Computerized assessments allow teachers, principals, and parents to receive results in weeks, not months. Faster results mean that teachers can use the information from optional interim assessments throughout the school year to differentiate instruction and better meet the unique needs of their students.

If you want to experience the new assessments for yourself, try the practice test here: http://sbac.portal.airast.org/practice-test/

Thank You.

Missouri Department of Elementary and Secondary Education Communications | 573.751.34

The questions that need to be asked in response to this email.

Dear DESE,

1. Better information for teachers? This statement is true only if the district decides to use these "optional" formative assessments. Nothing is free, so what can districts expect to pay for these "optional" assessments?  Currently, teachers provide their own formative assessments and districts are investing in curricula that include formative assessments. Where is the need/justification for additional testing?

2. More efficient and more secure? How does having more questions in the databank make those questions more secure? If you are claiming they are secure from cheating by teachers viewing the questions in advance, please provide evidence that this is a widespread systematic problem in Missouri that warrants the investment in this expensive mode of testing. What is the benefit to the student, taxpayer or teacher of "secure" questions?

To be able to claim that a question accurately assesses a student's achievement against a standard requires a significant amount of data on that particular question.  In an adaptive model, the sheer volume of questions means that any single question will have less students responding to it generating data. How then can you state that these tests, which have yet to be given, will be efficient and accurate measures of student achievement? Where is the data? This looks like an attempt to use an emotionally charged word, "secure," to describe something that has no real value.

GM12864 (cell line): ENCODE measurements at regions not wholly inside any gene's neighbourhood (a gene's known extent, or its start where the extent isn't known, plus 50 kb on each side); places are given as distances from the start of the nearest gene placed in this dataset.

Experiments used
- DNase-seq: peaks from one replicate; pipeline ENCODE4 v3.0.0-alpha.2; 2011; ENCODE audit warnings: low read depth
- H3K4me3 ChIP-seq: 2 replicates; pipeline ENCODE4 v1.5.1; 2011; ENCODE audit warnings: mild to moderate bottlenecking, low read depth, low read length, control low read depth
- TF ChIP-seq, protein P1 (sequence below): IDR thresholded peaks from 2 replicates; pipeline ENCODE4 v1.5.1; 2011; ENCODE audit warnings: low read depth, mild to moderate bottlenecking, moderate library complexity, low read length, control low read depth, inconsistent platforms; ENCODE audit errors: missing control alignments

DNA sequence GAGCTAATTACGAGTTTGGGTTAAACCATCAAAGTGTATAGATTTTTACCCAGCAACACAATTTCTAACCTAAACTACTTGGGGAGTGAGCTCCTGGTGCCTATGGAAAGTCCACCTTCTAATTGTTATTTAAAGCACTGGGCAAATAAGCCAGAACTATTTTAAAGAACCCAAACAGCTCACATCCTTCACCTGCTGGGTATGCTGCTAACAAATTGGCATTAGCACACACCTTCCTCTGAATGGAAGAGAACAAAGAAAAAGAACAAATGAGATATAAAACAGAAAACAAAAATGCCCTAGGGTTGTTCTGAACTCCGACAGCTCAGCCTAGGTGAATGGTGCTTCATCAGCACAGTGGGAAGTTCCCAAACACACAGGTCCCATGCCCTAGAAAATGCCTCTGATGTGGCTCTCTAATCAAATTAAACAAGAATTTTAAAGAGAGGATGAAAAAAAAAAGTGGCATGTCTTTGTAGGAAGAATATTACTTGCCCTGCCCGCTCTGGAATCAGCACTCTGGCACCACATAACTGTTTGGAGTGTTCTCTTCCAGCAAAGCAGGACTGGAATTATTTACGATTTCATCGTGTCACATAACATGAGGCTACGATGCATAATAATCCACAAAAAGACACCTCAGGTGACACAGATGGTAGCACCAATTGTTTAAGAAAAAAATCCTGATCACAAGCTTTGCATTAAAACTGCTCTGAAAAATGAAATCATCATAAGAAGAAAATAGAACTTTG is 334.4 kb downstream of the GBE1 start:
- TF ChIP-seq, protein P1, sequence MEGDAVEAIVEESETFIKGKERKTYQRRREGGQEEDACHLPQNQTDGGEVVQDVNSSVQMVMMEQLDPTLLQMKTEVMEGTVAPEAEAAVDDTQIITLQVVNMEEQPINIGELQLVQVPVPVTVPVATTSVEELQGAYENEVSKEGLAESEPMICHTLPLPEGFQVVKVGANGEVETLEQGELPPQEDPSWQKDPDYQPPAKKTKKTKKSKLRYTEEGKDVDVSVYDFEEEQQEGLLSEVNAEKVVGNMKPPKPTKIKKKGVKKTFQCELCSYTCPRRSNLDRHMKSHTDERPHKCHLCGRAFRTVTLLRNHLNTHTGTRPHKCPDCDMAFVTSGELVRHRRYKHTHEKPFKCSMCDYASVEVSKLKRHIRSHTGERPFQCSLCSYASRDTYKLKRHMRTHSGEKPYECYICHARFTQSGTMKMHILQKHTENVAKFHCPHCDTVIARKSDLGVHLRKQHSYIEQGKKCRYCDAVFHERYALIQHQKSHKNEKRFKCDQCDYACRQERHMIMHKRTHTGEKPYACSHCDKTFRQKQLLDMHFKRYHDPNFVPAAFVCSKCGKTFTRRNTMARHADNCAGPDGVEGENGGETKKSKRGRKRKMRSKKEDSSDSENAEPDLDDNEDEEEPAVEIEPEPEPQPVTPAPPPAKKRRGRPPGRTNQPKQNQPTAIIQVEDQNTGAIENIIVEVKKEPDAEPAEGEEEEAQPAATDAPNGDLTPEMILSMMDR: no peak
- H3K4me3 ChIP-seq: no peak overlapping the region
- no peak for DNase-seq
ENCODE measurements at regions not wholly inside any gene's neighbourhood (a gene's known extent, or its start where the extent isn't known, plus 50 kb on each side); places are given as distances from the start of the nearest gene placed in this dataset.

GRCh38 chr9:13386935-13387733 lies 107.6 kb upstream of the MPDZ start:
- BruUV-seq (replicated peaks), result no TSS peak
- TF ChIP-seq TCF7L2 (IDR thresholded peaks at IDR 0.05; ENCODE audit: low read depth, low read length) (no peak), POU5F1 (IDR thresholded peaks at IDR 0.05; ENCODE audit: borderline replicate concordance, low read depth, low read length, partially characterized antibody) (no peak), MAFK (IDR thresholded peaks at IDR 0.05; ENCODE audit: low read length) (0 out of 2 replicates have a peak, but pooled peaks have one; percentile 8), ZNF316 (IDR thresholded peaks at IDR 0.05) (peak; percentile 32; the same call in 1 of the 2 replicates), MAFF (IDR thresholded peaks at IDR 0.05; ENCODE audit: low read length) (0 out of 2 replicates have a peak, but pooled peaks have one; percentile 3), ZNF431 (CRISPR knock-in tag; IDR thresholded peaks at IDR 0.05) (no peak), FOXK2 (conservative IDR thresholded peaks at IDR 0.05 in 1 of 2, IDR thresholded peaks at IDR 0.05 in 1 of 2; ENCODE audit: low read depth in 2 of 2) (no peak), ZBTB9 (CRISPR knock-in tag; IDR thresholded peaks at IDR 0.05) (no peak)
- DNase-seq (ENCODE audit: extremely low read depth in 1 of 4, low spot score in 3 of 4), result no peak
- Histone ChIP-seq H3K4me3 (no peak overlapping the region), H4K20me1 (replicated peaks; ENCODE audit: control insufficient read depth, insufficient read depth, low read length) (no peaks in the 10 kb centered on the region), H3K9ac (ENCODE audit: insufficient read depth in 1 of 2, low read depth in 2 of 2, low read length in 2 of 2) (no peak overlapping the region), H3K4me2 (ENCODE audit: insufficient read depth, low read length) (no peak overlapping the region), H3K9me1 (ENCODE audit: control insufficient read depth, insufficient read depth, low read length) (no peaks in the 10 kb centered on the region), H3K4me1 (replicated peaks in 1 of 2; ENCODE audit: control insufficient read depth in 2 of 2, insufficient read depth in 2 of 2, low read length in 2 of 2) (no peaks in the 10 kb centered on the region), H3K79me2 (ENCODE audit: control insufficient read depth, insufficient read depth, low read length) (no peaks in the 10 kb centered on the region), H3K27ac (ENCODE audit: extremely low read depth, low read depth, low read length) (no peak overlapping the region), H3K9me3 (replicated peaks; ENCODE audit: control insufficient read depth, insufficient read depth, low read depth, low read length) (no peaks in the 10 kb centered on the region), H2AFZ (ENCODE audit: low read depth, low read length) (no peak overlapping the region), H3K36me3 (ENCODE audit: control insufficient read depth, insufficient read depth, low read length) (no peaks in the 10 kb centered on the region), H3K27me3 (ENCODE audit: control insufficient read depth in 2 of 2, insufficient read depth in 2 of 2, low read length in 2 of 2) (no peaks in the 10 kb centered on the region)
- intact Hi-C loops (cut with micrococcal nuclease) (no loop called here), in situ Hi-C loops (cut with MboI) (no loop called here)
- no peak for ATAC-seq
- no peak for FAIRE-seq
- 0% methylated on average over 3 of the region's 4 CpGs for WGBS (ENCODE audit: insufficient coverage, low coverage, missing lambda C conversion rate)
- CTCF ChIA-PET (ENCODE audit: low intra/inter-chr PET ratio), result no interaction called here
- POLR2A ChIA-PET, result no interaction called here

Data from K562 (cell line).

3. More accurate?  More accurate than what? Where is the study that shows computers are better than other methods? Are we expected to take your word for it?

4. Faster results promised - Granted, the turn around time on student scores may be a little faster than scantron, but we give the summative assessment in April when the end of the school year is mere weeks away. There are months between when the kids take these tests and the next school year so speed of reporting is not really an issue. That data is only useful (marginally so) to the teacher who has those kids the following year since there is a retention loss in those intervening months and a totally new curricula and set of standards. Even if results were quick, the teacher would only have a few weeks to alter her teaching plan to affect the kids taking the test this school year. This is not terribly helpful.  The only way this speed is useful is if the schools uses the "optional" tests you refer to, but again we must ask at what cost? Most teachers grade their formative assessments in a matter of hours to days already. Please demonstrate the savings.

DESE has a tendency to promote new programs, touting their benefits without ever accounting for their costs. Many of these programs start with federal seed money, but the expectation is that the state will take up the lifetime cost of running the program. The SBAConsortium that you have gotten us into appears to be exactly the same. The U.S. Dept. of Education is supplying 100% of the funding now, but that funding will run out in September 2014. You have yet to tell the legislature how much our state's continued participation in the consortia is going to cost us. Your email does not list any of the costs for these assessments, formative or summative, and you do not indicate who is expected to pay for them. We cannot afford education "at any cost" here in Missouri. We need you to lay out the costs and identify the responsible parties for these "wonderful" assessments so we can determine if we can afford them.

Thank you. Missouri Legislator

Common Core Aligned Math in Your Student's Backpack: Here's Proof it's Really Not About the Wright Answer.

Disclaimer: I know the word "wright" in the above title is misspelled and that's the point of talking about the Common Core aligned math homework coming home in your student's backpack.  You got the gist of my meaning and that's the most important emphasis of the message, right?